Although I had planned to devote this week to deconstructing my experience at The Rally to Restore Sanity, the elections last night and the corresponding discussion of their impact have encouraged me to divert slightly today. I promise I’m not done with the rally yet!
Amidst all the discussion last night, talk about the implications of the Tea Party movement was key. Mitchell Bard argues that the Tea Party and its candidates hurt the GOP by costing them races a more moderate candidate might have won, while others credit the enthusiasm that the Tea Party brought to the GOP for their victories. Speculation is also rampant about the role that the Tea Party will play as Congress turns to governing: will the GOP continue to reach out to them or will they ignore them as they seek more moderate positions in hopes of compromise (as Tea Partiers fear)? It will be interesting to see what they decide to do: as many other writers have pointed out, the government shut-down in the mid-90s hurt the GOP, blamed for the problem and their refusal to compromise.
But whatever their future may be, this still begs the question: who is the Tea Party? Many argue that the conservative leadership is eagerly attempting to polish their Tea Party credentials, i.e. that the Tea Party has hijacked the Republican party. But it seems possible – or even likely – that it is instead the Republicans who have commandeered the Tea Party movement for its enthusiasm. With the two-party dominance, this is the typical route for the major parties: ignore a third-party until it drums up enough enthusiasm, than co-opt their issues. It is also possible that it was even more strategic: that Fox and the GOP endorsed the group to allow conservatives a new home seemingly outside the political process, without changing many of their ideals – much in the way that the major breweries quickly adopted pseudo-microbrews after microbrews gained in popularity.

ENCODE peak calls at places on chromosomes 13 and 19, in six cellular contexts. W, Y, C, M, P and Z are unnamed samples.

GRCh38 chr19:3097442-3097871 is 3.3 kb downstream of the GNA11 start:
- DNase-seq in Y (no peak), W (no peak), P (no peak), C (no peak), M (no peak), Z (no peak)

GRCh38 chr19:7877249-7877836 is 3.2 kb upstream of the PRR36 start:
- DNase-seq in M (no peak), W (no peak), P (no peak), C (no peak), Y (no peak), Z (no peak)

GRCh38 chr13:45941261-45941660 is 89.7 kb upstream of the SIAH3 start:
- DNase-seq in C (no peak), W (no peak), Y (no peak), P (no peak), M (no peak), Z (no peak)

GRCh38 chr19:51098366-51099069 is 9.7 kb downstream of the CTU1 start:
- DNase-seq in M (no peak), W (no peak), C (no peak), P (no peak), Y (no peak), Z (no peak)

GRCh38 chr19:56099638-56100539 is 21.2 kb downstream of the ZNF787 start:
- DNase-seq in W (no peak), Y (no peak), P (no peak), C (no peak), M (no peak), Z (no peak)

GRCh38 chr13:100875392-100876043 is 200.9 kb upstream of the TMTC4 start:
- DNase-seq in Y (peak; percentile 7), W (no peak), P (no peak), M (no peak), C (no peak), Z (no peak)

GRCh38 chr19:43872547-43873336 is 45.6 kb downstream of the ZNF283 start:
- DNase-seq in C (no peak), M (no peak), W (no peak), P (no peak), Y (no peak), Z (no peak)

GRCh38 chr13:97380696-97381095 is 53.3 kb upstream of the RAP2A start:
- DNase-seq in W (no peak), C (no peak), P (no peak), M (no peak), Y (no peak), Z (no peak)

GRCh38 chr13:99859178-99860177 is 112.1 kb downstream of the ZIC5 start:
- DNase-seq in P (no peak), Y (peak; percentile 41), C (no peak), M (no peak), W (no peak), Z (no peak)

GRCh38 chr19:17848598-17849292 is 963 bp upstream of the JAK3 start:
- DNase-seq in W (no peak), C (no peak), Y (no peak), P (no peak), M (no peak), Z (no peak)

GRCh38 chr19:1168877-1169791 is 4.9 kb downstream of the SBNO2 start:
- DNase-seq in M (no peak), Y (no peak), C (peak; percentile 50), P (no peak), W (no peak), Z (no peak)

There is some evidence that this occurred with the Tea Party and the Republican party in 2010. The Tea Party’s “core” principles – of fiscal restraint and small government – are ones I argue are very appealing, especially when the other parties aren’t addressing them. Yet Tea Party candidates tended to run on extreme social positions, including expressing skepticism in global climate change, not just opposing government efforts. This may be evidence that the GOP and conservatives were attempting – often badly – to take advantage of Tea Party enthusiasm.
But before I get carried away, it is worth noting that the Tea Party is a diverse and fluid group, allowing voters to project their own positions. Tea Party members tend to be even more religious and more closely tied to Fox news than even Christian conservatives, so the emphasis on social policies make sense. These conflicting ideals should make governing difficult.
Whatever their roots and whomever their members, however, the Tea Party is likely to be defined by the actions of the candidates elected to Congress under this title. But one thing seems clear: another third-party movement appears to have been limited in scope, in part because of the efforts of the two major parties. For those interested in the original Tea Party ideals, they should probably look elsewhere.